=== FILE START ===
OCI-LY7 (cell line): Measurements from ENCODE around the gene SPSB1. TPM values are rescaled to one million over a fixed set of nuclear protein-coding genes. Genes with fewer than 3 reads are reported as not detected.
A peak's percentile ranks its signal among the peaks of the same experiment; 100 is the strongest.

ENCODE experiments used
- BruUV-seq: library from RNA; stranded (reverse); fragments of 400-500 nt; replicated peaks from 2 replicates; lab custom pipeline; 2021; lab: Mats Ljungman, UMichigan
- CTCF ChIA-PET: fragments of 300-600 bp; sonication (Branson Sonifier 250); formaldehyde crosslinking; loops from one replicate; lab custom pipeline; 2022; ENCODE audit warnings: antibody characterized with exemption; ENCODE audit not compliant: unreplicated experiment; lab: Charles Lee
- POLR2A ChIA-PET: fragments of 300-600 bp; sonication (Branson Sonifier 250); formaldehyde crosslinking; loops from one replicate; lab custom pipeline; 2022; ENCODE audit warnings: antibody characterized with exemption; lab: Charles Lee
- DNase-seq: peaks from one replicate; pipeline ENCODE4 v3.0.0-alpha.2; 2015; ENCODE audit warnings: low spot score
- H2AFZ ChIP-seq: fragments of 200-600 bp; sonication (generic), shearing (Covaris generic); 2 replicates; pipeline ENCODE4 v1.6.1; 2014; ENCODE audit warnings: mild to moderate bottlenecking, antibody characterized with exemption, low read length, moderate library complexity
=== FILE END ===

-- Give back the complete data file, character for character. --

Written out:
OCI-LY7 (cell line): Measurements from ENCODE around the gene SPSB1. TPM values are rescaled to one million over a fixed set of nuclear protein-coding genes. Genes with fewer than 3 reads are reported as not detected.
A peak's percentile ranks its signal among the peaks of the same experiment; 100 is the strongest.

ENCODE experiments used
- BruUV-seq: library from RNA; stranded (reverse); fragments of 400-500 nt; replicated peaks from 2 replicates; lab custom pipeline; 2021; lab: Mats Ljungman, UMichigan
- CTCF ChIA-PET: fragments of 300-600 bp; sonication (Branson Sonifier 250); formaldehyde crosslinking; loops from one replicate; lab custom pipeline; 2022; ENCODE audit warnings: antibody characterized with exemption; ENCODE audit not compliant: unreplicated experiment; lab: Charles Lee
- POLR2A ChIA-PET: fragments of 300-600 bp; sonication (Branson Sonifier 250); formaldehyde crosslinking; loops from one replicate; lab custom pipeline; 2022; ENCODE audit warnings: antibody characterized with exemption; lab: Charles Lee
- DNase-seq: peaks from one replicate; pipeline ENCODE4 v3.0.0-alpha.2; 2015; ENCODE audit warnings: low spot score
- H2AFZ ChIP-seq: fragments of 200-600 bp; sonication (generic), shearing (Covaris generic); 2 replicates; pipeline ENCODE4 v1.6.1; 2014; ENCODE audit warnings: mild to moderate bottlenecking, antibody characterized with exemption, low read length, moderate library complexity